From this common mechanochemistry, kinesins and myosins have subtly diverged in parts of the cycle to adapt to their specific cellular roles. For example, in kinesins, the loop between switch II and helix α4 (the relay helix of myosins), loop L11, is longer than the analogous loop in myosin and is frequently disordered in kinesin crystal structures. It has been suggested that this loop becomes stabilized upon microtubule binding and forms an extension of helix α4 (Hirose et al., 2006; Kikkawa and Hirokawa, 2006; Nitta et al., 2008; Sindelar and Downing, 2010). Helix α4 forms the primary microtubule-binding site, and acts as a fixed fulcrum upon which the plus-end directed kinesin-1 motor domain can tilt (Sindelar and Downing, 2010). In the ADP and nucleotide-free states, switch II would be open and the kinesin-1 motor tilted toward the minus direction. ATP binding then induces a tilt towards the plus end, closing switch II and activating the ATPase in a microtubule-dependent manner. In myosin, the corresponding loop between switch II and the relay helix is much shorter, so that the connection between them is stronger – because ATP hydrolysis occurs when myosin is detached from actin and functions to reposition the relay helix, converter domain and lever arm, a tight link between the relay helix and switch II is necessary.
One structural feature of myosin that has not yet been captured in kinesin crystal structures is seen in the nucleotide-free state of myosin V (Coureux et al., 2003) and myosin II (Reubold et al., 2003). In these structures, a substantial rearrangement of the core β-sheet has occurred, resulting in a more pronounced twist compared with the nucleotide-bound structures (supplementary material Movie 4). This twist causes the actin-binding cleft in myosin to close, which is predicted to occur during rigor binding to actin, and also moves switch I almost 10 Å away from the nucleotide-binding site, thereby disrupting the interactions between switch I and the nucleotide and Mg2+.
Structural analysis of the nucleotide-free conformation of myosin and comparisons with crystal and EM structures of kinesin suggest possible mechanisms for two steps in the motor mechanism that remain unclear: microtubule-induced ADP release in kinesins and actin-induced Pi release in myosin. In kinesin, it is clear that ADP can remain bound with relatively high affinity, even when switch I is open, as this has been observed in a number of crystal structures. Therefore, release of ADP upon microtubule binding could occur in kinesin if filament binding induces a twisted-sheet conformation, thus opening switch II even more and disrupting all interactions with the Mg2+·ADP, as in the nucleotide-free myosin structures. Comparison of high-resolution (10–12 Å) cryo-electron microscopy images of kinesin–microtubule complexes in the nucleotide-free and ADP states shows density in the β-sheet region that is unaccounted for, and which might be due to such a twist of the central β-sheet (Hirose et al., 2006).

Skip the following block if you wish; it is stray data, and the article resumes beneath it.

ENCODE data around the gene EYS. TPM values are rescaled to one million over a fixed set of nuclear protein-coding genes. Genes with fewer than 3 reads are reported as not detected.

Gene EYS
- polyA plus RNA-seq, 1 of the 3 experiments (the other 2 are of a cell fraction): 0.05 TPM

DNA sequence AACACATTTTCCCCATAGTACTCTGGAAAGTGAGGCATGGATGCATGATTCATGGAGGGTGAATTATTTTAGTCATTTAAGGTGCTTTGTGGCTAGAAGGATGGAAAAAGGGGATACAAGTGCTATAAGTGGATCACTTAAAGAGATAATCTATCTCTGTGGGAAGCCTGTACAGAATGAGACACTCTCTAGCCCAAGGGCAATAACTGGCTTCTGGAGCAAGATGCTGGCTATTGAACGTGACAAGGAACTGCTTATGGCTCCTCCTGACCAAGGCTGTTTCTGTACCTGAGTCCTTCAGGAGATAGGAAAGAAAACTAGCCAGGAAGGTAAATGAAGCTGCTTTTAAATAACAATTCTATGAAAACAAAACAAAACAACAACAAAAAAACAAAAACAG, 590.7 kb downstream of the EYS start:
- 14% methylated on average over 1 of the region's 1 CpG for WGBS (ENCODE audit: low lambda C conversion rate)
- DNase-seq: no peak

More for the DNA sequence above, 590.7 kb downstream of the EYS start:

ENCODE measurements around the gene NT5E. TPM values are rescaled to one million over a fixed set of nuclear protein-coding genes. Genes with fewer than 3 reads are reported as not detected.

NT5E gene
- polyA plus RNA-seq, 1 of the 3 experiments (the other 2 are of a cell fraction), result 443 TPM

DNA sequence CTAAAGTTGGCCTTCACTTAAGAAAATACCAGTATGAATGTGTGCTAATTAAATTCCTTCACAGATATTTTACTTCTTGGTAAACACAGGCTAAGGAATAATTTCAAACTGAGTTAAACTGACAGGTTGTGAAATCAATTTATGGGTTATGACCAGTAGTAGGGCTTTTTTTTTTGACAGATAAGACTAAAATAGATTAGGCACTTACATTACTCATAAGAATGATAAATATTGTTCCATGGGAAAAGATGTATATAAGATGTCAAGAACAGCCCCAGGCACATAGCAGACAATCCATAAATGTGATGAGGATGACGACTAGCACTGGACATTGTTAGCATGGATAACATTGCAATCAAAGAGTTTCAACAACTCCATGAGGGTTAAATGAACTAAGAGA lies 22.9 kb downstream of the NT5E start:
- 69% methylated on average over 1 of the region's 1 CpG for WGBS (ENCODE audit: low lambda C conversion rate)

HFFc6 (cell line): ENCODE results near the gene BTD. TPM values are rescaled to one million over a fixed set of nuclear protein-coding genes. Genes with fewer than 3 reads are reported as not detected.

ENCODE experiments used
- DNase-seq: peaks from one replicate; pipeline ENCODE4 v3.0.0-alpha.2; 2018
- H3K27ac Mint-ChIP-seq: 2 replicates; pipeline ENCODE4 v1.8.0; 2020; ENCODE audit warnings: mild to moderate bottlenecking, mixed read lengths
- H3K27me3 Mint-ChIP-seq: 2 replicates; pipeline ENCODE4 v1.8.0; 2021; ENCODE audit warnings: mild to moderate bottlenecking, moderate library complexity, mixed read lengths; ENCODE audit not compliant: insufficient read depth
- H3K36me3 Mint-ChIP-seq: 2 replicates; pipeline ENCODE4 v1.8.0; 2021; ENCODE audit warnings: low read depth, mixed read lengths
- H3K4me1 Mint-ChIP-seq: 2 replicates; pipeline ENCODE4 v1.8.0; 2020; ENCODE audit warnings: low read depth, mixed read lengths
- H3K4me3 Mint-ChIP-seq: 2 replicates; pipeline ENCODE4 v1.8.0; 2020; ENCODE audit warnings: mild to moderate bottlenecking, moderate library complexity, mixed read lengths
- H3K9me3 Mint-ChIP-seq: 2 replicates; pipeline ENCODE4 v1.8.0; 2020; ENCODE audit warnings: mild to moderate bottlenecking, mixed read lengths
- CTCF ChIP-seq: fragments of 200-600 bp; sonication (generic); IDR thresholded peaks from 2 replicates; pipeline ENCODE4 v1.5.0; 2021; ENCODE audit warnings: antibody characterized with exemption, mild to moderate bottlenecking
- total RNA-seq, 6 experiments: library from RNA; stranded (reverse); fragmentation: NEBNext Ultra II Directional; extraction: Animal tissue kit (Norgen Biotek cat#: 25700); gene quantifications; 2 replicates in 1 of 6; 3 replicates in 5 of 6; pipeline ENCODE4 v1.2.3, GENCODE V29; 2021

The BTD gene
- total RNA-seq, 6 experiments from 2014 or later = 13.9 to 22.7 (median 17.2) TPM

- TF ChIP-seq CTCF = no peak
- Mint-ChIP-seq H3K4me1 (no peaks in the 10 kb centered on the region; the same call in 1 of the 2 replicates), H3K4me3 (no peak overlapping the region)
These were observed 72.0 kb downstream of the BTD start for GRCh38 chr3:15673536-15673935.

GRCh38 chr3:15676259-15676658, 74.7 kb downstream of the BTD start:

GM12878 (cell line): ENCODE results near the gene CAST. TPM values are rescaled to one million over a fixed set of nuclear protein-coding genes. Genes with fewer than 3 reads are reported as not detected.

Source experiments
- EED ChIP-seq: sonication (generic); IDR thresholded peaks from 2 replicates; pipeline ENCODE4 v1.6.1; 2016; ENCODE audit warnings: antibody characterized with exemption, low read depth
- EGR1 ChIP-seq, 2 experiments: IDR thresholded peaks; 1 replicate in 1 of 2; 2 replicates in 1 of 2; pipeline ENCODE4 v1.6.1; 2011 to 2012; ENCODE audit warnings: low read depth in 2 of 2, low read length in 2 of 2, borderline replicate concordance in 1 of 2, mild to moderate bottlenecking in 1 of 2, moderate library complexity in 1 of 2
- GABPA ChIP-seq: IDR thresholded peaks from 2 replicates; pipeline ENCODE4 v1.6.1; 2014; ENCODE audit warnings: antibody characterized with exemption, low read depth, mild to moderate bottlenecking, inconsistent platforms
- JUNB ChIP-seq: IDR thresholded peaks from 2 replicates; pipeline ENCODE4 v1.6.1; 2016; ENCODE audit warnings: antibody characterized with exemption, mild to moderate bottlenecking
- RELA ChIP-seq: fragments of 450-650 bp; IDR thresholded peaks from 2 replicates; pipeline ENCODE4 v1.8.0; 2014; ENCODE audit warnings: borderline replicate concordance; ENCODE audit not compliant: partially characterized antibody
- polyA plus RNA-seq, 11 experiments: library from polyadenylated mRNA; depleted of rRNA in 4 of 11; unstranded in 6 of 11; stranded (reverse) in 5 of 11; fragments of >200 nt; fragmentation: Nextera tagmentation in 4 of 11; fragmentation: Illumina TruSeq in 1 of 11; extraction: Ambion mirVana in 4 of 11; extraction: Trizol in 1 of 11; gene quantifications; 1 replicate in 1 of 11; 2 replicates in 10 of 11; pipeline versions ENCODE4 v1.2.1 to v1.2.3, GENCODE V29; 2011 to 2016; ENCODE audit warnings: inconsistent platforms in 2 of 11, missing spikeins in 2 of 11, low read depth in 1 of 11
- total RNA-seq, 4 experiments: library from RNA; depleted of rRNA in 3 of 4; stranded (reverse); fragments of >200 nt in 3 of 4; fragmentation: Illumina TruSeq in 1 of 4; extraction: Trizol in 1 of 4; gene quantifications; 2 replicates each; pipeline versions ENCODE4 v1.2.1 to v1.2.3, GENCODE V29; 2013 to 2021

Following hydrolysis, it is clear that Pi must exit the nucleotide-binding pocket by a path that differs from that of ATP entry, as Mg2+·ADP, switch I and switch II completely cover the Pi in both kinesin and myosin. It has been suggested that Pi release in myosin occurs through a ‘back door’ opening at the back of the active site, which is observed in a number of myosin structures (Yount et al., 1995; Sweeney and Houdusse, 2010; Llinas et al., 2012). However, this opening is not observed in the rigor-like myosin structures. Furthermore, there is no evidence for a back door in kinesin or G-proteins, and several studies suggest that Pi could not be released through this route (Lawson et al., 2004; Kaliman et al., 2009), casting doubt on this theory. An alternate route for Pi release that would be consistent for both kinesin and myosin structures involves the opening of switch I. This could occur in a manner similar to that observed in the nucleotide-free myosin structures, where closing of the actin-binding cleft causes switch I to move away from the nucleotide-binding site, or as observed in the switch I open conformations of kinesin (Fig. 3). In either case, switch I rearrangements would not only disrupt coordination of the Pi, but would also open up an exit route. It should be noted that ADP would remain bound because of interactions with the P-loop and switch II, as observed in many kinesin crystal structures, and Pi release via the switch I opening would not necessarily be directly coupled to release of ADP.